US Aims to Expand Wetland Protection
US Supreme Court decisions of the past decade have left wetland regulations unclear and unenforced. New clean water guidance from the Obama administration aims to provide clarity and expand enforcement while not contradicting the decisions. The result could be improved protection of drinking water – and expanded use of markets to aid that protection.
9 May 2011 |
The Obama administration last week proposed a national clean water framework
that could expand the protection of wetlands and waterways across the United States by providing new guidance for the Clean Water Act (CWA) that clarifies which waters and wetlands the CWA protects and which it does not. Comments can be offered here
The new framework encompasses all current actions aimed at ensuring clean water across the country, as well as future plans for continued collaboration with communities and NGOs. It has won support from conservationists, outdoor enthusiasts and regulators alike for aiming to expand protection of waterways without requiring new legislation or violating Supreme Court decisions that threw the definition of covered wetlands into question.
”The steps we're outlining today will be instrumental to protecting the waters of the United States, and ensuring that the vital natural resources our communities depend on for their health and their economy are safeguarded for generations to come,” said EPA Administrator Lisa P. Jackson
at the time of the release.
The proposed guidance is meant to ensure the protection of specific waterways that have been under threat since the Supreme Court decisions of Solid Waste Agency of Northern Cook County vs US Army Corps of Engineers (SWANCC
) in 2001 and Rapanos vs United States
in 2006, both of which led to confusion among regulators, landowners and others about which waters were under federal regulation and which were not. These decisions, as well as Army Corps of Engineers (USACE) guidance in 2003 and 2008, had removed regulated protection on 20 million acres of seasonal wetlands as well as intermittent streams that impact the water quality of 117 million Americans
Guiding Within the Lines
The new guidance neither changes federal legislation nor contradicts the Supreme Court, but it could expand the number of wetlands under USACE regulation. The degree of that expansion, however, won’t be known for years.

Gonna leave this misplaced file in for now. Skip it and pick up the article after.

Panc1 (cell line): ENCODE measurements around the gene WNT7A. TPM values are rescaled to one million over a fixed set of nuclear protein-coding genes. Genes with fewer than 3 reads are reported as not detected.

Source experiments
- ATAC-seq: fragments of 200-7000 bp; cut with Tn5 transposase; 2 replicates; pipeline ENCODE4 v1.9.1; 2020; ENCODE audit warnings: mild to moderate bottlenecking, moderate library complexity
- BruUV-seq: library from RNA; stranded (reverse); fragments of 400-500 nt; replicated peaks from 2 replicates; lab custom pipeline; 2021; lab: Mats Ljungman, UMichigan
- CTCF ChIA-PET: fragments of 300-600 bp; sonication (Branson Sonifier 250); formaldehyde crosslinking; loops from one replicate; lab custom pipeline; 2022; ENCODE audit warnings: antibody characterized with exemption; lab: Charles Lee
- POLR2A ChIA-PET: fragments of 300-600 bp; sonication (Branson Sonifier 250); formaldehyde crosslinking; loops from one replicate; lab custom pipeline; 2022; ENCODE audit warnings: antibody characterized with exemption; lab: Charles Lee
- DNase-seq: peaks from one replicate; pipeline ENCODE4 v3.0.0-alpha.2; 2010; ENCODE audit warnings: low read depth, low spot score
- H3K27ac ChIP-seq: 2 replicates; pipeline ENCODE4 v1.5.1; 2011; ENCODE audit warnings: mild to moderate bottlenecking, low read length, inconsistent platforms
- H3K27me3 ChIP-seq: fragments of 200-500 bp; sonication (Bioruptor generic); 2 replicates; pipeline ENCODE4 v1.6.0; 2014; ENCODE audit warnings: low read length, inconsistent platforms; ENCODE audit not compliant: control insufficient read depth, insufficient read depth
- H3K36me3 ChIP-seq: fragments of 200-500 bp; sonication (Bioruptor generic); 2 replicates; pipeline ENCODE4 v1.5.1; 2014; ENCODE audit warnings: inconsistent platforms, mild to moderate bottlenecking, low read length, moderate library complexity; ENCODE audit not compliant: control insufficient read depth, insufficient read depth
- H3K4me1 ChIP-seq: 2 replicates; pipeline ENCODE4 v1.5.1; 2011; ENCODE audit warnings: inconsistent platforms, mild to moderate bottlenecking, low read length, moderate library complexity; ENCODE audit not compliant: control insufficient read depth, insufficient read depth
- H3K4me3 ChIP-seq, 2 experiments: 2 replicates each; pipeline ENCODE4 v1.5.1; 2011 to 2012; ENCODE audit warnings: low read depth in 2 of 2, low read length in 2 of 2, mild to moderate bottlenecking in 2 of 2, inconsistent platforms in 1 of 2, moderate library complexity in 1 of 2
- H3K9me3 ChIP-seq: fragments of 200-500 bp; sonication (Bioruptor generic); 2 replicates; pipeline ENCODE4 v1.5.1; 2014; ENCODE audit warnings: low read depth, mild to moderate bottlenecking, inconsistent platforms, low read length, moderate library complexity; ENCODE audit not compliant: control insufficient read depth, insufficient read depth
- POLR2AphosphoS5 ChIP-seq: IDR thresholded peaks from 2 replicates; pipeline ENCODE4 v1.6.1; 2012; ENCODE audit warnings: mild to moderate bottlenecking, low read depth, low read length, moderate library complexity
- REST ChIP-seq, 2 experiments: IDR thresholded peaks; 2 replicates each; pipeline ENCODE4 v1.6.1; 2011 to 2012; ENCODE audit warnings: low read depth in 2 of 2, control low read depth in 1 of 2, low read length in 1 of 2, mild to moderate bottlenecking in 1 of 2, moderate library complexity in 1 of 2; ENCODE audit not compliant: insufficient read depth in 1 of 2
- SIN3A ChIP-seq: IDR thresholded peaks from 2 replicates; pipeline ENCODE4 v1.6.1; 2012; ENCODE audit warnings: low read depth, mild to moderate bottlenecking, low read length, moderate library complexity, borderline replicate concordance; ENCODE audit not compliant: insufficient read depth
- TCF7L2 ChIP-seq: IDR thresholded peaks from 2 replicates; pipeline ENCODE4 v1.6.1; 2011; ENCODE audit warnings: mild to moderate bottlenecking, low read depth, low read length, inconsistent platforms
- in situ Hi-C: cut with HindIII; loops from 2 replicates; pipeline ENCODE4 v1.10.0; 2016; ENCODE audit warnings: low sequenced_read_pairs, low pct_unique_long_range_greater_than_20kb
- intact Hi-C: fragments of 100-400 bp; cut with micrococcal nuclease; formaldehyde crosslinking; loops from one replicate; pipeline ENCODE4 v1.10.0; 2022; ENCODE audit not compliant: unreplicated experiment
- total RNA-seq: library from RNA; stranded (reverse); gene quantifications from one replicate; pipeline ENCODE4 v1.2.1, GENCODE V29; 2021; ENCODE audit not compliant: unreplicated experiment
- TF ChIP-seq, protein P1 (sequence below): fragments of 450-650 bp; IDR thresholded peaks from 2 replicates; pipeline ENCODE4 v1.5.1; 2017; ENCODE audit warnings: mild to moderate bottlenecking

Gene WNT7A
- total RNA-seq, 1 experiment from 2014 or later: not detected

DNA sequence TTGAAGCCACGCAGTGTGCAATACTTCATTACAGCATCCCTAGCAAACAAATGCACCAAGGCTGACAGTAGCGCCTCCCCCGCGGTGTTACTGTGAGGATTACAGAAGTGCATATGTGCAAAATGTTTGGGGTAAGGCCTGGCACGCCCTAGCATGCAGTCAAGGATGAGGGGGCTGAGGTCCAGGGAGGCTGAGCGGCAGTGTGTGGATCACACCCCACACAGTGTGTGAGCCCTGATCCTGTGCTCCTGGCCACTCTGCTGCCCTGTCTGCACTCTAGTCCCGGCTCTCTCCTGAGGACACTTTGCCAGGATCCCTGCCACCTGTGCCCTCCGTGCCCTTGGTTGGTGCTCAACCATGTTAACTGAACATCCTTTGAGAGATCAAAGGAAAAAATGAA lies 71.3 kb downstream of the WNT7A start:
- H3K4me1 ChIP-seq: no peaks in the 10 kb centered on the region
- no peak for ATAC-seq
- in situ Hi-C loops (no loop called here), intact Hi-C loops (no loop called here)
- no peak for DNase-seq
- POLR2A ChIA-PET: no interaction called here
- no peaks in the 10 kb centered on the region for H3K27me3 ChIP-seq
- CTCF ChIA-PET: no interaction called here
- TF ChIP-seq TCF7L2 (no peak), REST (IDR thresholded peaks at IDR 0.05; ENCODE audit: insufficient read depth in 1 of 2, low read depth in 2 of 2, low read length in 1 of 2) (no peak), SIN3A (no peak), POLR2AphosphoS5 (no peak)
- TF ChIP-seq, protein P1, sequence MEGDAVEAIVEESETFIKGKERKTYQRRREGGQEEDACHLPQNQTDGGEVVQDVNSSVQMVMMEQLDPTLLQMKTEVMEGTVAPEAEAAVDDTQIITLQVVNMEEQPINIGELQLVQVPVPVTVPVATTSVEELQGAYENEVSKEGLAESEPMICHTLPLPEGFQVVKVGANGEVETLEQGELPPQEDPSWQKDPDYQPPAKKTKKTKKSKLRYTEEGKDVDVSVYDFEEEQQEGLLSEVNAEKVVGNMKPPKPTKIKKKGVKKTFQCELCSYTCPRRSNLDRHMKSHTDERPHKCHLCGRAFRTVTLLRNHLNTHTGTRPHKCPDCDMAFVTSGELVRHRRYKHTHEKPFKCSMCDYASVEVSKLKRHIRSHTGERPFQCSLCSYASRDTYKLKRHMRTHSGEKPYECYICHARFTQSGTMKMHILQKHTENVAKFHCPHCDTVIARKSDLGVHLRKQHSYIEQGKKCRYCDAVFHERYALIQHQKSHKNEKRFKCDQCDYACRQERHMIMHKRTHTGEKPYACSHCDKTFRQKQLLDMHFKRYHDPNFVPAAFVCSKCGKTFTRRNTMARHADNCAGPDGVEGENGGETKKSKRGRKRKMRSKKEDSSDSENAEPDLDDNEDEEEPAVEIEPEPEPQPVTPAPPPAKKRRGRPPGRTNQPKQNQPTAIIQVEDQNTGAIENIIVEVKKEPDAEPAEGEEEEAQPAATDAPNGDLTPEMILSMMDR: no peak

“This guidance would restore protection to a portion of the wetlands and streams and other waters that has had clean water protection withdrawn since 2001,” says Scott Yaich of Ducks Unlimited. “More importantly, the terms of the underlying principles of the draft guidance would be truer to the Supreme Court decisions and to Congress’ expressed intent that the Clean Water Act should broadly protect wetlands and other waters of the US.”
Pros and Cons
Some fear that this expansion would place an unnecessary regulatory burden on those seeking to develop lands adjacent to wetlands, but supporters argue that clarity encourages more efficiency in the permitting process.
“As the information comes in, the agencies are able to make these decisions in a more scientifically-sound basis,” says Jan Goldman-Carter of the National Wildlife Federation. “I think we’ll see more efficient clean water implementation as a result.”
In addition to wetlands, the proposed guidance would expand the CWA protection to additional US waters. Due to its clarifying nature, the guidance will increase the number of tributaries and seasonal streams that are protected.
Boon to Water Trading
The guidance comes on the heels of a Florida court decision
that supports the federal Environmental Protection Agency’s (EPA) authority to put “numerical” limits on the amount of effluent flowing into Florida’s waters.
If numerical limits are instituted in other states—which is a definite possibility—this guidance could have an even greater impact. Though it remains to be seen what regulators will do, those looking to mitigate their nutrient impacts on U.S. waters could turn to water nutrient trading.
Numerical limits have a high possibility of being instituted in other states. Combined with this proposed guidance that expands coverage of the CWA, there could be an increase in the use of market-based mechanisms designed to comply with the law in the most efficient way possible. Numerical limits are a cornerstone of cap-and-trade-like water nutrient trading
The Big River's Connected to the Little River…
The opinion from the Rapanos case, written by Justice Kennedy, had included the idea that protected waters included waterways and wetlands that had a significant nexus to traditional waters. Previously, this definition of “significant nexus” has to be determined on a case by case basis; now it is more clearly defined.
“This guidance reflects a more faithful reading of Justice Kennedy’s pivotal ‘significant nexus’ test for jurisdiction and places clean water programs on more solid legal and scientific footing,” said Goldman-Carter.
The guidance clarifies that small streams and seasonal streams will be protected if they have a physical, chemical or biological connection to the traditionally protected waters and therefore could affect the quality of these waters.